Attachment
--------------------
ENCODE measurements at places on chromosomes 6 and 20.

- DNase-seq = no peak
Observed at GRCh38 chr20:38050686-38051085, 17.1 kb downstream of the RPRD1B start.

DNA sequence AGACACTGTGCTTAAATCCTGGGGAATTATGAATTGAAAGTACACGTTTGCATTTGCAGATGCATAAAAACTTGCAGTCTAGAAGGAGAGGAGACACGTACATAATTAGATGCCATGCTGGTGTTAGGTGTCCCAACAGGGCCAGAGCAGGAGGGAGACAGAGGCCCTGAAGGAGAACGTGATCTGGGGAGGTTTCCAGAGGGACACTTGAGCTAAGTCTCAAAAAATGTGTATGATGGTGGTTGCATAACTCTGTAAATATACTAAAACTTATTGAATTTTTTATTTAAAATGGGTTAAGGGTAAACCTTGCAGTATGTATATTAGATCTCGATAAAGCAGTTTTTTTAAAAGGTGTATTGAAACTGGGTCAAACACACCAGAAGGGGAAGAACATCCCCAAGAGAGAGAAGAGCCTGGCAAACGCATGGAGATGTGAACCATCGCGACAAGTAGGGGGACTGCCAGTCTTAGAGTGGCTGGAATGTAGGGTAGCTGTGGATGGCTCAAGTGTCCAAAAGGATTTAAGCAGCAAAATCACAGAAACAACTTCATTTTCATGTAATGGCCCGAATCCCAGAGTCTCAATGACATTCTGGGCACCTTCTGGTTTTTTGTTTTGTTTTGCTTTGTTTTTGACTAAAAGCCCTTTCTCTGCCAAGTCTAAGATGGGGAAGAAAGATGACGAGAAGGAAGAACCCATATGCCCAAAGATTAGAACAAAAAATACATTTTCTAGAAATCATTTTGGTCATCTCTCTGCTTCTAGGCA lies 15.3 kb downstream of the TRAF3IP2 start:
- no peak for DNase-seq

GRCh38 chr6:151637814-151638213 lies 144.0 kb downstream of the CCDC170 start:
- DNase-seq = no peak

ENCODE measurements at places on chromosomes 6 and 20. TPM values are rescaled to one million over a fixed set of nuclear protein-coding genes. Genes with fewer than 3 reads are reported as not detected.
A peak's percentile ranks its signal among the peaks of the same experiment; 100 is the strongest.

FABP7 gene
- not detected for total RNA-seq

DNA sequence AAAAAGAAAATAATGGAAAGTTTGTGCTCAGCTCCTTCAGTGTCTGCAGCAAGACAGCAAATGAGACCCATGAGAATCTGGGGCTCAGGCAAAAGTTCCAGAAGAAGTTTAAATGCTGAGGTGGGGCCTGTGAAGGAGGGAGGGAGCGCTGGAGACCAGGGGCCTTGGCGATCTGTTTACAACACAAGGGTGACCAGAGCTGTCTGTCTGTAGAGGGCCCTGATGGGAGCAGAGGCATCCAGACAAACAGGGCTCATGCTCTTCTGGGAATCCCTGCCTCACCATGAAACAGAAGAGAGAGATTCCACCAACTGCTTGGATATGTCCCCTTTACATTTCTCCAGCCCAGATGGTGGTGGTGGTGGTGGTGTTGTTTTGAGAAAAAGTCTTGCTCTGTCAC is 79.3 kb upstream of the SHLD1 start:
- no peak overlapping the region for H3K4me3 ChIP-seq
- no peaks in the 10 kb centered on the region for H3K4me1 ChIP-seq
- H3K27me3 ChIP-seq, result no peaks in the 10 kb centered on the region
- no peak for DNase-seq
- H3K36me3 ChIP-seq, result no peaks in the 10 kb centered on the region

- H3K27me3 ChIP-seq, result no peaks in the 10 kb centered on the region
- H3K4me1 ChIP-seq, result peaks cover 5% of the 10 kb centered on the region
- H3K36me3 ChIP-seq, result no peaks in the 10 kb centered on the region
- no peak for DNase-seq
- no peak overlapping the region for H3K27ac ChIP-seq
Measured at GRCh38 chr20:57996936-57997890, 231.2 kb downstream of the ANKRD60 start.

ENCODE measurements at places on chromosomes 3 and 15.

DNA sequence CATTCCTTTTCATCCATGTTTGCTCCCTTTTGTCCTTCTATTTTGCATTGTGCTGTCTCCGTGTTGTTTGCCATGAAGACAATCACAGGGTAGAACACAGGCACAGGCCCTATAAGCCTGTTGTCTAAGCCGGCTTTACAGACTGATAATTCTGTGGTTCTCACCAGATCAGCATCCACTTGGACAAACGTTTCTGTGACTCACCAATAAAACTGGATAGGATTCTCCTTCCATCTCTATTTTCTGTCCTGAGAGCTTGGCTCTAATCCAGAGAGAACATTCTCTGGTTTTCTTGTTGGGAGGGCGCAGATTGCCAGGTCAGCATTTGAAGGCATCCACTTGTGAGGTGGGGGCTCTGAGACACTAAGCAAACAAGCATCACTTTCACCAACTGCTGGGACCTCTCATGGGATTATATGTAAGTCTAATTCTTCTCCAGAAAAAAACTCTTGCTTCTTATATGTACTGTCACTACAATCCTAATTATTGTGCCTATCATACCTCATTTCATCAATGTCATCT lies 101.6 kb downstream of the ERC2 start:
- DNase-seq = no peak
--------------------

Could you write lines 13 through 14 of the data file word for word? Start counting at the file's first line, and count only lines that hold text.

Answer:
- no peak overlapping the region for H3K4me3 ChIP-seq
- no peaks in the 10 kb centered on the region for H3K4me1 ChIP-seq